Changing ways to interact. As with all technologies, using social media carries both potential risks and potential benefits for adolescents. Text messaging, social networking platforms, blogs, email, and instant messaging can help adolescents stay connected to each other, and express who they are to the world. Today’s adolescents have such large social networks that it is not uncommon to have virtual friendships with peers they have never met face-to-face. This digital interaction may curtail nonverbal communication and cues that occur in person that are important for developing social skills; but these interactions are still social and meaningful to the adolescents who participate in them.5 At the same time, technology and social media have also provided a new forum for harassment. In addition to the 20 percent of high school students who reported being bullied in school the previous year (2015), another 16 percent reported being bullied online.6
How Parents and Caring Adults Can Support Social Development
Although adolescence is a time when young people try to manage their lives on their own, they still depend on their families and caring adults for primary support, affection, and decision-making, as well as for help establishing their identities and learning about skills and values. Here are some ways parents and other adults can support youth thriving in social development.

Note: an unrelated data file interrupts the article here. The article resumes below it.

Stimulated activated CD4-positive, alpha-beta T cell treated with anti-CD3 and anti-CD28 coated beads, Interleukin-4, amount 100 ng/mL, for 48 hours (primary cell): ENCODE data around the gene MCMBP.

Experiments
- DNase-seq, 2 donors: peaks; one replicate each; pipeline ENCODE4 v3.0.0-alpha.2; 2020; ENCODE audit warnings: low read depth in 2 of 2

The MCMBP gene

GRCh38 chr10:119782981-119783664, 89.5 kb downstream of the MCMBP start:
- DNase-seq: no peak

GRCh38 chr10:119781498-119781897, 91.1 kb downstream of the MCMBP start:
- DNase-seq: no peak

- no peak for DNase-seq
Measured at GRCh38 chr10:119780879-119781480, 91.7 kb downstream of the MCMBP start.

Set examples of healthy relationships. Relationships can be strong when you’re aware of your own feelings as well as aware of other’s emotions. In healthy relationships, both partners should treat each other with respect, give each other space, talk through problems, and communicate honestly. Modeling positive friendships and relationships with co-workers and neighbors also is important.
Monitor and get to know adolescents’ friends and dating partners. Find out whom they spend time with, what they are doing, and where they are going. Ask about how the adolescent picks their friends and what they enjoy about the people with whom they spend their time.
Encourage participation in activities adolescents care about. Help adolescents make friends by getting them involved in activities that match their interests (e.g., art, music, computer science, sports).
Exhibit empathetic behavior. Show empathy by acting on concern for other people, using statements that describe how people might feel, and talking about being compassionate toward diverse groups of people. Adults and adolescents also can work together on community service projects.
Build connections by talking to adolescents about your interests and learn about theirs. Take the time to learn about your adolescent’s hobbies and interests and expose them to new activities to help you find mutual interests and have more meaningful interactions.
Teach adolescents how to deal with peer pressure. Help adolescents understand which risks will enable them to test their skills and which risks may have harmful consequences, even if their peers encourage those behaviors.
Talking with Adolescents